I'm in Tumen now, a small town on the border with North Korea. After a gruelling 24 hour train journey from Beijing, we are now on the brink of our journey into the unknown. Our party is small. Chris, the guide, is from Northern Ireland and he has been to Pyongyang 15 times; Fabian, a Canadian has done two North Korean tours before but everyone else is a DPRK virgin. Well, all except Yong Lee who was born there. He's an American citizen who was orphaned in WWII, went to the south to live with an uncle and then migrated to the US in the sixties. He has sisters in North Korea and had a brother... who died in a labour camp. Our band is seven souls in all, it is enough.
Tumen is small by Chinese standards but still over 100,000 people. It has a riverfront which overlooks North Korea. We peered over at what we would soon be entering and saw people like ants walking about and two large paintings of the Kims adorning a building. At night it is darker there than the neon glare of modern China.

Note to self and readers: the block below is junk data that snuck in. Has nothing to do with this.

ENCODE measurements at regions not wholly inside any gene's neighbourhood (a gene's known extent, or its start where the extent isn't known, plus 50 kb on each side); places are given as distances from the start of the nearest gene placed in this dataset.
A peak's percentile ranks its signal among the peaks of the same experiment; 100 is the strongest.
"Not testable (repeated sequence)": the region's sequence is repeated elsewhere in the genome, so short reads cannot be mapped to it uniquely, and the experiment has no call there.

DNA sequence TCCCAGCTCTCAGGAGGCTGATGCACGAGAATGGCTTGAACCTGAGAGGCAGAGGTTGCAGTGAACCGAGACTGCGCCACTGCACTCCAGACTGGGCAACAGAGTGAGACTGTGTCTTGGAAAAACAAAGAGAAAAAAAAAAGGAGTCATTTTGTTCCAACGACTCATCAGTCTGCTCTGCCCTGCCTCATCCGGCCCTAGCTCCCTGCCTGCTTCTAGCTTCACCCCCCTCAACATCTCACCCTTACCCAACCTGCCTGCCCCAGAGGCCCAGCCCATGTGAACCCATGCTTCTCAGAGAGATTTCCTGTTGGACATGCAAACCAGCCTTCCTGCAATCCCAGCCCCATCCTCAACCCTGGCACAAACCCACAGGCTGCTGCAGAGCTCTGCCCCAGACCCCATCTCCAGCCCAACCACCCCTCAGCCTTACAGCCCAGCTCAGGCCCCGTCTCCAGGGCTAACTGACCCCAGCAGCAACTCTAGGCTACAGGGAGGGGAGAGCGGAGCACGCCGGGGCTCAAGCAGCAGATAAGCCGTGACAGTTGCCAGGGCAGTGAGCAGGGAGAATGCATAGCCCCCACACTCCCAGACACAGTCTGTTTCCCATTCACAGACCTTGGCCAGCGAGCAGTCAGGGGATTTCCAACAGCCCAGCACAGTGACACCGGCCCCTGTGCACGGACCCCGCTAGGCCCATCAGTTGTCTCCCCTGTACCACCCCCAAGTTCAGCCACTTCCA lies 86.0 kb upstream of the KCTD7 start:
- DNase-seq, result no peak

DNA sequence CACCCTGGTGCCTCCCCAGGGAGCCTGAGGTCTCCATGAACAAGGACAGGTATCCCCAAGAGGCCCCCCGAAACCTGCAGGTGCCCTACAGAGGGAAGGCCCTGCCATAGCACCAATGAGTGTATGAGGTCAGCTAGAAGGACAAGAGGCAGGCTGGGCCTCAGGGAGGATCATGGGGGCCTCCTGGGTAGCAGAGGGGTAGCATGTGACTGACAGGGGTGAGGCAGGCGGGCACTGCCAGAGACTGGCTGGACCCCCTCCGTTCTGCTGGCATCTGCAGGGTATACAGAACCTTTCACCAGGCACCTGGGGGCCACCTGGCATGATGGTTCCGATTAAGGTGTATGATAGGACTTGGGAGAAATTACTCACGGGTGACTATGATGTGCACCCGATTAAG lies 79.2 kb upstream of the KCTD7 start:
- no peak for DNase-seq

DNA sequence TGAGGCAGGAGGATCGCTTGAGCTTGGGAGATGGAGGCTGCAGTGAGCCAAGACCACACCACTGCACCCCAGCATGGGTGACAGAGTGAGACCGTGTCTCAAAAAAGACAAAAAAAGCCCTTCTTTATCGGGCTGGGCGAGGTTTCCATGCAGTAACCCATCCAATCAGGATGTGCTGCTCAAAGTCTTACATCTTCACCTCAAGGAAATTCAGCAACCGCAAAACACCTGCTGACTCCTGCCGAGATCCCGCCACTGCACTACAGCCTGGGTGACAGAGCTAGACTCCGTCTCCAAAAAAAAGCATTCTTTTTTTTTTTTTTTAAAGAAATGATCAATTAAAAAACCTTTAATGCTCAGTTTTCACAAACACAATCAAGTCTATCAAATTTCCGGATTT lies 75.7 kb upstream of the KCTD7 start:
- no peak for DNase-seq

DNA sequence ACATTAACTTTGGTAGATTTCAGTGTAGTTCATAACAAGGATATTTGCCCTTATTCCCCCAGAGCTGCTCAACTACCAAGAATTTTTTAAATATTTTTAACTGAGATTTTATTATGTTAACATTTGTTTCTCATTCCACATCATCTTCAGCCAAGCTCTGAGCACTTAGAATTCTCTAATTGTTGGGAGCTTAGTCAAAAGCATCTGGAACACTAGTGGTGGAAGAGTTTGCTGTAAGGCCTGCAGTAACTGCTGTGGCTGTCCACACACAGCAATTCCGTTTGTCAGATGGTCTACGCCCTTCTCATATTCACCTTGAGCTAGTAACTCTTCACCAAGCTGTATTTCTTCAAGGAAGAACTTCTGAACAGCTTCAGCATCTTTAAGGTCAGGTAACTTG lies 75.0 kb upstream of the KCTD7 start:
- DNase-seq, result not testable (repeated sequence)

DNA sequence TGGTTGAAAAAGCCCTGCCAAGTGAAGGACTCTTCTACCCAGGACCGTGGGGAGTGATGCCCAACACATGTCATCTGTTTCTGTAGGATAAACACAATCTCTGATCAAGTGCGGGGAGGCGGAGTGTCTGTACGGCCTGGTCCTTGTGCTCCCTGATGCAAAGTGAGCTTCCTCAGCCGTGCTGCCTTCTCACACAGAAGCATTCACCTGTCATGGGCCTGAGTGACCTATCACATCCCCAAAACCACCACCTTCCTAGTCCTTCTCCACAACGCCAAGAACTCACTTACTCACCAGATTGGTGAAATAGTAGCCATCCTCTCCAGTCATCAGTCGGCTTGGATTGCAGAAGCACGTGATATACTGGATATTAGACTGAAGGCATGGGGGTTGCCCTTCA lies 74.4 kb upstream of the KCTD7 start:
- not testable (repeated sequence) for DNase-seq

Tumen is a largely Korean city. Everything is in two languages here. We dined at a restaurant which sevred Korean barbeque. Yong Lee asked on the street and everyone said that it was the best in town. The food was some of the best I've ever tasted, even beating yakiniku. And afterwards I had a suggestion: Korean baths. Yong Lee asked and we were shown the only one in town. By Japanese standards it was basic but after 13 years to sink into a genuine onsen was unreal. Nothing beats it.
Except perhaps tomorrow when we enter the most secretive state on earth.
Uncle Traveling Matt